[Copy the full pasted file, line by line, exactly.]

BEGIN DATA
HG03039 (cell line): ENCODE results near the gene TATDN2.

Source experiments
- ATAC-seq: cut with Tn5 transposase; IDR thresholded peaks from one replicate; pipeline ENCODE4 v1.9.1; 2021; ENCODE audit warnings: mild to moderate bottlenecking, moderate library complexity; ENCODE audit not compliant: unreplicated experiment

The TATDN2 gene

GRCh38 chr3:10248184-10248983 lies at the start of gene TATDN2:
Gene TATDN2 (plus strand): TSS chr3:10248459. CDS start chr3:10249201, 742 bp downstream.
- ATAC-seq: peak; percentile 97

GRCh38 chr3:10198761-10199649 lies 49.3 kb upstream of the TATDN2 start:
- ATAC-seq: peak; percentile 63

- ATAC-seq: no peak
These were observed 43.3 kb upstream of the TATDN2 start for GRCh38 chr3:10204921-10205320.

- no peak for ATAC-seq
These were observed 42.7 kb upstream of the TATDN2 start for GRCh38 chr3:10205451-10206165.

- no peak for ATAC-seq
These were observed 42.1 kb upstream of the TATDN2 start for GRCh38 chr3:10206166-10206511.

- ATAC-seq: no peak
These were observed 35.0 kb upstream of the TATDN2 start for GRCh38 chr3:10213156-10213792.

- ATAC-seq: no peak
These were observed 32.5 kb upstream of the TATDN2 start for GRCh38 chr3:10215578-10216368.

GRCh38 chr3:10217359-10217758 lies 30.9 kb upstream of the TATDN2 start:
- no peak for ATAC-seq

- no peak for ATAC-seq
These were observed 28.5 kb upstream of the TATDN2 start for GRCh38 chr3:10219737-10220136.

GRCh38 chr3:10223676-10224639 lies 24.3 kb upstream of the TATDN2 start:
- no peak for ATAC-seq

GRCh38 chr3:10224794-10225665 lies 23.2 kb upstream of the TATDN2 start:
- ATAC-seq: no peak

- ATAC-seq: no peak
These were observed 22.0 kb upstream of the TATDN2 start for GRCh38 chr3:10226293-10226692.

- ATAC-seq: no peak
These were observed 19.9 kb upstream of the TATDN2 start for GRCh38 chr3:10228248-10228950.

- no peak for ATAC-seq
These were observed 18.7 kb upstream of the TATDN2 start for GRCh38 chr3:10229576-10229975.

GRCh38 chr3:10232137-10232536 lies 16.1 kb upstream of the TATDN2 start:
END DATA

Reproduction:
HG03039 (cell line): ENCODE results near the gene TATDN2.

Source experiments
- ATAC-seq: cut with Tn5 transposase; IDR thresholded peaks from one replicate; pipeline ENCODE4 v1.9.1; 2021; ENCODE audit warnings: mild to moderate bottlenecking, moderate library complexity; ENCODE audit not compliant: unreplicated experiment

The TATDN2 gene

GRCh38 chr3:10248184-10248983 lies at the start of gene TATDN2:
Gene TATDN2 (plus strand): TSS chr3:10248459. CDS start chr3:10249201, 742 bp downstream.
- ATAC-seq: peak; percentile 97

GRCh38 chr3:10198761-10199649 lies 49.3 kb upstream of the TATDN2 start:
- ATAC-seq: peak; percentile 63

- ATAC-seq: no peak
These were observed 43.3 kb upstream of the TATDN2 start for GRCh38 chr3:10204921-10205320.

- no peak for ATAC-seq
These were observed 42.7 kb upstream of the TATDN2 start for GRCh38 chr3:10205451-10206165.

- no peak for ATAC-seq
These were observed 42.1 kb upstream of the TATDN2 start for GRCh38 chr3:10206166-10206511.

- ATAC-seq: no peak
These were observed 35.0 kb upstream of the TATDN2 start for GRCh38 chr3:10213156-10213792.

- ATAC-seq: no peak
These were observed 32.5 kb upstream of the TATDN2 start for GRCh38 chr3:10215578-10216368.

GRCh38 chr3:10217359-10217758 lies 30.9 kb upstream of the TATDN2 start:
- no peak for ATAC-seq

- no peak for ATAC-seq
These were observed 28.5 kb upstream of the TATDN2 start for GRCh38 chr3:10219737-10220136.

GRCh38 chr3:10223676-10224639 lies 24.3 kb upstream of the TATDN2 start:
- no peak for ATAC-seq

GRCh38 chr3:10224794-10225665 lies 23.2 kb upstream of the TATDN2 start:
- ATAC-seq: no peak

- ATAC-seq: no peak
These were observed 22.0 kb upstream of the TATDN2 start for GRCh38 chr3:10226293-10226692.

- ATAC-seq: no peak
These were observed 19.9 kb upstream of the TATDN2 start for GRCh38 chr3:10228248-10228950.

- no peak for ATAC-seq
These were observed 18.7 kb upstream of the TATDN2 start for GRCh38 chr3:10229576-10229975.

GRCh38 chr3:10232137-10232536 lies 16.1 kb upstream of the TATDN2 start: